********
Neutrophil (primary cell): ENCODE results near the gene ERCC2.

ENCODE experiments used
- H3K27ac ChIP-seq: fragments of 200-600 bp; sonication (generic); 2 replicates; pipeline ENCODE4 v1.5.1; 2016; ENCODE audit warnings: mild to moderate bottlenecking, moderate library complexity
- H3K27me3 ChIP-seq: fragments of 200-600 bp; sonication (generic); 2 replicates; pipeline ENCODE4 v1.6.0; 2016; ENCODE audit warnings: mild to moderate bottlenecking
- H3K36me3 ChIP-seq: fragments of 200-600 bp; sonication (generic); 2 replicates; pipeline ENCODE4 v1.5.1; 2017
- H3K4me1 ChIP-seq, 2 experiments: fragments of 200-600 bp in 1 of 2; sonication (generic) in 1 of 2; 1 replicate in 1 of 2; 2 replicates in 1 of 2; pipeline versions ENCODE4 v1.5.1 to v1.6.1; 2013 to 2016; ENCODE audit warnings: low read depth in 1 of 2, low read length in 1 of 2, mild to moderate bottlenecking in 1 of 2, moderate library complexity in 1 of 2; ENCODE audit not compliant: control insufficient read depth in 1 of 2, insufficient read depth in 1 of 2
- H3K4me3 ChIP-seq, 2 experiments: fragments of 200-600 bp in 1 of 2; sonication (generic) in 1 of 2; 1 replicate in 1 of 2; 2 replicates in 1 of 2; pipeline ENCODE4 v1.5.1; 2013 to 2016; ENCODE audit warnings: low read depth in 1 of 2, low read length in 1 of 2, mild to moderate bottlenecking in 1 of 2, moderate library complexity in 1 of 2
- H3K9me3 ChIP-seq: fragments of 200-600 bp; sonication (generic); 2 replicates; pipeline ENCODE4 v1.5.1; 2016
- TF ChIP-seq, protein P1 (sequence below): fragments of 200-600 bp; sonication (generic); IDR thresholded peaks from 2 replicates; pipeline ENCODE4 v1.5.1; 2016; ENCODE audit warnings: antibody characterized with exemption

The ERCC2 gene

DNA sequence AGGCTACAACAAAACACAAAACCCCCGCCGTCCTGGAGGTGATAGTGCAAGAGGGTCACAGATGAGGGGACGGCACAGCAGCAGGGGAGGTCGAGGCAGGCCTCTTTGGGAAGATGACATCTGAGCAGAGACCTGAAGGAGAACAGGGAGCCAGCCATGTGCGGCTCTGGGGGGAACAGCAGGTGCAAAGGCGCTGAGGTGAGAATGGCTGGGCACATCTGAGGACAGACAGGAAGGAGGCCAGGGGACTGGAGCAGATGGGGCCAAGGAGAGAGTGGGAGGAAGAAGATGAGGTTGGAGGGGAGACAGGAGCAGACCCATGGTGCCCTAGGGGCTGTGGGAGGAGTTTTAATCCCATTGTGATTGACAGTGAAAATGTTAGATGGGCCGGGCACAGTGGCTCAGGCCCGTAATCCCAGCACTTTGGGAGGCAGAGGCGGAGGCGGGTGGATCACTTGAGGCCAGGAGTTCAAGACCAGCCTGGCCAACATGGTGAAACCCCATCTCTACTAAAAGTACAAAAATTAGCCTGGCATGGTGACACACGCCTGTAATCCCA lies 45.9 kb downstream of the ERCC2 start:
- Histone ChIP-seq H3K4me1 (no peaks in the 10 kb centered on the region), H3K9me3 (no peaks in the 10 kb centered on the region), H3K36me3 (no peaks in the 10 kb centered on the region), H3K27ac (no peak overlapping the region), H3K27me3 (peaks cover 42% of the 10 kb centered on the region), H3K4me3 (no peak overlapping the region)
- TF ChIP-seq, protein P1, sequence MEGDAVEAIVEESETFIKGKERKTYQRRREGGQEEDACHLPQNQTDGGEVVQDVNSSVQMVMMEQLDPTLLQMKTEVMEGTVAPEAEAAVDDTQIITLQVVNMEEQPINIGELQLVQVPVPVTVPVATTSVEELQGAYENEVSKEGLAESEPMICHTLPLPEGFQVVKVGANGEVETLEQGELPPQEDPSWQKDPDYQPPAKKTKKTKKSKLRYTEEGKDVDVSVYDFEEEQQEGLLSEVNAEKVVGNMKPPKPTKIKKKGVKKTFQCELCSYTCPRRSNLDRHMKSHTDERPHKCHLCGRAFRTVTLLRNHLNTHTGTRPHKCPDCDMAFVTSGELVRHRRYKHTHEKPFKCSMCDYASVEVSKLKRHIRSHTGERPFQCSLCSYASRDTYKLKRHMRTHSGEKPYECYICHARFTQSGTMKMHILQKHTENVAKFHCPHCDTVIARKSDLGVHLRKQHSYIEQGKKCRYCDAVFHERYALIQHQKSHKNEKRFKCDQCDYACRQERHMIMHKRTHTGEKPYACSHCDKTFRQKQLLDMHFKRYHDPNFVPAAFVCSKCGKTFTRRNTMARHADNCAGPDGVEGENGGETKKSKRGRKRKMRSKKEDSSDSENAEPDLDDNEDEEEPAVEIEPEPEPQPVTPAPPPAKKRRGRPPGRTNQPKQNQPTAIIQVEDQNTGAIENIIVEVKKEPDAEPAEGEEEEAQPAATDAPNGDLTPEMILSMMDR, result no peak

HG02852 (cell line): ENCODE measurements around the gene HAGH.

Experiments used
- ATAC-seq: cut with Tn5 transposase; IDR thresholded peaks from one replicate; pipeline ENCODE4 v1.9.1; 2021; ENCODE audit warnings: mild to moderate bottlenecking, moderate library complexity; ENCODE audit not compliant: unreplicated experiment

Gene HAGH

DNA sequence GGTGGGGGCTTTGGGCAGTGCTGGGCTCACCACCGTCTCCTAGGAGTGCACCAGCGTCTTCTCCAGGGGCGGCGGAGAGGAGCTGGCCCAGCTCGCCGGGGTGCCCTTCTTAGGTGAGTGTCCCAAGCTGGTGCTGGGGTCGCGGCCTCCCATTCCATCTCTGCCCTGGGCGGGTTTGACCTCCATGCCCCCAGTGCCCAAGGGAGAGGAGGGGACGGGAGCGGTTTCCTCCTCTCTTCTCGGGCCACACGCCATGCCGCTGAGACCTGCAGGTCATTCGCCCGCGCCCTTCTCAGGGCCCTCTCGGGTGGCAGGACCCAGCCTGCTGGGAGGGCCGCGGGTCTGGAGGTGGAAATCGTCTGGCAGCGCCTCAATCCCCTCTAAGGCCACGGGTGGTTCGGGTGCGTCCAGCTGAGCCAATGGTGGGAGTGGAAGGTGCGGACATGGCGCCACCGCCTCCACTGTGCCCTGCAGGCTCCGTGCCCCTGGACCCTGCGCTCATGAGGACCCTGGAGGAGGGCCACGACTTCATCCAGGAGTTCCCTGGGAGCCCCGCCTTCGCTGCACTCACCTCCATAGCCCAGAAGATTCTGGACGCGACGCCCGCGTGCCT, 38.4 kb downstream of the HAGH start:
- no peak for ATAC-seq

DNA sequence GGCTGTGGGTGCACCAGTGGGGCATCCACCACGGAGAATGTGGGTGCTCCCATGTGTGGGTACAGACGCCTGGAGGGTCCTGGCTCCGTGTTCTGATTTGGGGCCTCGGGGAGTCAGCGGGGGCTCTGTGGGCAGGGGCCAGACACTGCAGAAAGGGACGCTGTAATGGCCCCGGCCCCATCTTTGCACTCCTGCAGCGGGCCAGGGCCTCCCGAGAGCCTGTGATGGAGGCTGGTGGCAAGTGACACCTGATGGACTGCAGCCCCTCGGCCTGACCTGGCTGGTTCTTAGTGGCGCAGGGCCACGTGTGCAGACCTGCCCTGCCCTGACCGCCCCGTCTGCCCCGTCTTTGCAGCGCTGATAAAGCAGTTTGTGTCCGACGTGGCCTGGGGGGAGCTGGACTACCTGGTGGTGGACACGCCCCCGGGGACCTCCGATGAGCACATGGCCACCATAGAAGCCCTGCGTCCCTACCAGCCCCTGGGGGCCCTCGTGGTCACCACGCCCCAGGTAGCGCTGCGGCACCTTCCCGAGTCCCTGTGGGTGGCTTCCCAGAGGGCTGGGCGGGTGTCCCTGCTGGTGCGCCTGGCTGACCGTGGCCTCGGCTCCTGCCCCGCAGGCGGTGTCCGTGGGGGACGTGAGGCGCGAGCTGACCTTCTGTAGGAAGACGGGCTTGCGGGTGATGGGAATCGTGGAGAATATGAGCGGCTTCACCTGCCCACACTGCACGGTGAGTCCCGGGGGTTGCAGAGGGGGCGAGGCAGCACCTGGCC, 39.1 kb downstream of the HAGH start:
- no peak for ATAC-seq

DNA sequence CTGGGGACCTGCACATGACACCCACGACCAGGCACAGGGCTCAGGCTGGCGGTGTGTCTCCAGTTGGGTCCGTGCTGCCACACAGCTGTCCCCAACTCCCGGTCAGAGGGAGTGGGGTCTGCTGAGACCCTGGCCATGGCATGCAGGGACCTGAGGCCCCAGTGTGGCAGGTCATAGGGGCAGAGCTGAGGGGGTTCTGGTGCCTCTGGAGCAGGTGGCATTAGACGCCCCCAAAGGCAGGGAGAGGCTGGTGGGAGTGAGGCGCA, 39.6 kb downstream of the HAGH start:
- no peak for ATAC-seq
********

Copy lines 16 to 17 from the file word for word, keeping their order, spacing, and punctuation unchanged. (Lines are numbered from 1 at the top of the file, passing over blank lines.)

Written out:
- ATAC-seq: cut with Tn5 transposase; IDR thresholded peaks from one replicate; pipeline ENCODE4 v1.9.1; 2021; ENCODE audit warnings: mild to moderate bottlenecking, moderate library complexity; ENCODE audit not compliant: unreplicated experiment

Gene HAGH